Jamie Vardy may be struggling, but let’s cut the work ethic nonsense
Alan Shearer has worked hard to up his game in the punditry stakes, but it was hard not to be puzzled by his recent comments about Jamie Vardy.
“Jamie is going through a goal drought and is not going to get out of it by sulking, because that is what he looks like he is doing at the minute,” chuffed the former Newcastle striker in his Sun column.
“He is not doing what he did last season and causing defenders enough problems. He is making it easy for them. There is a lack of effort there.”
Ironically, you could probably say the same about Wor Alan’s suggestions. If there’s one thing Vardy guarantees Leicester it’s a healthy work ethic, as he’s shown at every club from Stocksbridge Park Steels in English football’s doldrums through to Fleetwood Town and beyond. Similarly, suggestions of sulking feel speculative at best.
There’s no doubt that Vardy hasn’t been the razor-sharp terror of last season – arguably he struggled again in Tuesday night’s 1-0 win over Copenhagen – but how many Leicester players can say they’ve been up to those heady standards of last term? This isn’t 2015/16 anymore, no matter how much Leicester fans wish it was. Their side is now very different; so too are their rivals’.
Vardy’s role has changed – not least thanks to the arrival of Islam Slimani, who again stole his thunder in the Champions League.
Most of the Foxes’ play against Copenhagen was focused around direct balls to their new frontman, but little of it was good and Vardy was an demi-victim of that
The bullish Algerian didn’t score but set up compatriot Riyad Mahrez with a towering header from Vardy’s cross, proving himself once again as the focal point that Leicester are building their attack around this season.
Most of the Foxes’ play against Copenhagen was focused around direct balls to their new frontman, but little of it was good and Vardy was an demi-victim of that. Leicester looked most threatening in the first half not when they lumped it long to Slimani, but when they targeted the space between full-backs for Vardy to run into. That’s 2015/16.
Vardy now has competition up front in that sense – certainly, he’s not the sole provider of goals as a striker like he was alongside workhorse Shinji Okazaki last year, and nor is he the sole target for destruction. In reality, he’s being pushed wider.
The point was reinforced via Football365’s Daniel Storey, who pointed out on Monday: “During last season, Vardy managed a shot every 27.3 minutes, shot on target every 59.2 minutes and created a chance every 65.4 minutes. In Leicester’s first eight league games, the shots have come every 50.1 minutes, shots on target every 162.8 minutes (close to one every other game) and chances created every 108.5 minutes.”
Against Copenhagen he mustered three efforts, all from outside the box, two of them blocked. He created two chances directly (actually the joint-best total of a poor game), but it was his cross from which Leicester scored their only goal (another demonstration of the Vardy-Slimani-Mahrez love triangle in motion).
Shearer’s comments came after Leicester’s weak 3-0 defeat to Chelsea at Stamford Bridge, in which Vardy was hardly involved and the Foxes didn’t even manage a shot on target.
At 1-0 down he became their lone striker as Claudio Ranieri nudged Ahmed Musa wide to negate the Blues’ damaging 3-4-3 formation. Left to plough a lone furrow with little to no support (Vardy often received the ball deep, and usually long), the 29-year-old struggled and his link-up with Musa all but disintegrated.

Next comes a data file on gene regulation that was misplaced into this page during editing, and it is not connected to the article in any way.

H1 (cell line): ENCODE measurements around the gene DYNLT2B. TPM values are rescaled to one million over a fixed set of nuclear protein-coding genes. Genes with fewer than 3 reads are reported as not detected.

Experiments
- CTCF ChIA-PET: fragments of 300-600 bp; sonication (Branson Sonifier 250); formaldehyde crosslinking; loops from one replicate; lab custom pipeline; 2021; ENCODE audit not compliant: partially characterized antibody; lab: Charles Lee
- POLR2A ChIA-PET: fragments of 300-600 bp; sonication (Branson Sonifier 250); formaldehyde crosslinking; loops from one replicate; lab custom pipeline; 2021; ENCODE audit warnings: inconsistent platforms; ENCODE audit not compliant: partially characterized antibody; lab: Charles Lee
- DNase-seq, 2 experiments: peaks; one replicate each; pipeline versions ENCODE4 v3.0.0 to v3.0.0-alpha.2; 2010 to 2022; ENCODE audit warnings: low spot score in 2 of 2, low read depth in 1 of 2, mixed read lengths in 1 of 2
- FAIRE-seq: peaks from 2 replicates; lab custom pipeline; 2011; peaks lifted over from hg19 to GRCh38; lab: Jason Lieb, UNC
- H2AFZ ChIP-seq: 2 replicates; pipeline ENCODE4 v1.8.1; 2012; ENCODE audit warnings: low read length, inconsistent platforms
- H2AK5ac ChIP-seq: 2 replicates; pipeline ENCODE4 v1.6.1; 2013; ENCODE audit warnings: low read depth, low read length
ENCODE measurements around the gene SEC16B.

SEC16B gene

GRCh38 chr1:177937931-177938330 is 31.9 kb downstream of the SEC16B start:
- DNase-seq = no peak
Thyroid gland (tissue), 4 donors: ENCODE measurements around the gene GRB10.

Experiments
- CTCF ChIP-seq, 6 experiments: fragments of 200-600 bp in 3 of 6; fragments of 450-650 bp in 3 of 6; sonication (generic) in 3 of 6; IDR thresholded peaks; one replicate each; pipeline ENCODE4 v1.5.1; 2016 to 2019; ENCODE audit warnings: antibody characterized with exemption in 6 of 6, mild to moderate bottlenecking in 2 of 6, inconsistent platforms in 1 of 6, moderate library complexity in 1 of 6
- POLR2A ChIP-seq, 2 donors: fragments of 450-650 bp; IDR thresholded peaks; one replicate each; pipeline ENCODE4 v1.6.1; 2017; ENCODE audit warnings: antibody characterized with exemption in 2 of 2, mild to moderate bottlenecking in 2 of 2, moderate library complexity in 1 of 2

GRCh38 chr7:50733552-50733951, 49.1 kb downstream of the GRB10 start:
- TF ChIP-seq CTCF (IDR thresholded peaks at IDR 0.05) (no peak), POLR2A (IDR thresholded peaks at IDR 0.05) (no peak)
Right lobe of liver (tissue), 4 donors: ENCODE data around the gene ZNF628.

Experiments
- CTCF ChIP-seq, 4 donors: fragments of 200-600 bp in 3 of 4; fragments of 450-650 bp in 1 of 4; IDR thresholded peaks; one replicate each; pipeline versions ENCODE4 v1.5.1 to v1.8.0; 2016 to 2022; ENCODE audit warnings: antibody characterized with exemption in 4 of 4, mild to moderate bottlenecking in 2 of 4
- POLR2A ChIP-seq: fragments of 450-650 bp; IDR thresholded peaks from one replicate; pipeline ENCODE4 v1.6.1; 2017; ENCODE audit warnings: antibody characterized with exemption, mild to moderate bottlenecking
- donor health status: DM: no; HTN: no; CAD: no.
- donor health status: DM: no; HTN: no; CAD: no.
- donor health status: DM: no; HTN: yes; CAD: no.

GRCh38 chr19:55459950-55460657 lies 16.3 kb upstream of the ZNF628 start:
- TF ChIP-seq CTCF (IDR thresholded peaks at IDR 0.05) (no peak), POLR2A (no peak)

After that game, Ranieri came to his striker’s aid. “I told Jamie to stay with David Luiz,” said the Italian. “I wanted to give a point of reference to my players, to counter-attack and leave him one-on-one with Luiz. It’s not Jamie’s fault, it’s mine maybe.”
Ranieri’s deflective tactics may have gone some way to relieving Vardy of flak, but in reality Leicester were pretty dreadful in west London and last season’s top goalscorer stood little chance of making his mark on the game.
Gunner regret it?
It’s already led to the probing questions about whether he’d have been better off joining Arsenal in the summer, having turned down a high-profile move to the Emirates Stadium.
“I’ll bet Vardy has wondered, if only once or twice, about what might have been had he taken the plunge with the Gunners,” wrote former Foxes striker Stan Collymore in his Daily Mirror column. “What if he’d ‘risked’ moving to Arsenal, one of England’s biggest clubs, on a seriously fat salary and out of what is a relative comfort zone in the East Midlands? I'm adamant that had he done so, he’d be ahead of Danny Sturridge, Wayne Rooney and even Harry Kane in the England pecking order.”
Do we dare cry lazy again? OK, fine. Vardy didn’t join Arsenal because – like with England – he didn’t think he would have suited their system. He couldn’t, the man himself has conceded, even guarantee playing time. Gareth Southgate didn’t bring Vardy off the bench in England’s recent games against Malta and Slovenia, instead calling upon Manchester United’s Marcus Rashford. But in reality he probably picked Daniel Sturridge in both games not because Vardy is off-colour, but because of the former’s (supposed) ability to play in the tight spaces England encounter on a match-by-match basis.
There’s no defending some of Vardy’s finishing so far this term, but it’s hard to imagine that aspect of his game won’t improve in the coming weeks with a kinder set of Premier League fixtures on the horizon for Leicester.
For him this is, as is the case with the Foxes’ entire team, a testing period of adjustment that they haven’t yet come to terms with. But the simple point is this: Ranieri’s side are a much better team with Vardy in it. For now it’s worth preaching patience, not speculative absurdity. Sorry Alan.